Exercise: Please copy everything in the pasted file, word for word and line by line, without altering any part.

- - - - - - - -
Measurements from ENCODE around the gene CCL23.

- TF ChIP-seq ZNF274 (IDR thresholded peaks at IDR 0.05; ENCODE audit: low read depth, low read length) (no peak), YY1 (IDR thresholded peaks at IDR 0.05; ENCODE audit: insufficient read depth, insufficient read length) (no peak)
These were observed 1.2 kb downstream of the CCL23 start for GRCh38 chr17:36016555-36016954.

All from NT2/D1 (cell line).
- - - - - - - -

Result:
Measurements from ENCODE around the gene CCL23.

- TF ChIP-seq ZNF274 (IDR thresholded peaks at IDR 0.05; ENCODE audit: low read depth, low read length) (no peak), YY1 (IDR thresholded peaks at IDR 0.05; ENCODE audit: insufficient read depth, insufficient read length) (no peak)
These were observed 1.2 kb downstream of the CCL23 start for GRCh38 chr17:36016555-36016954.

All from NT2/D1 (cell line).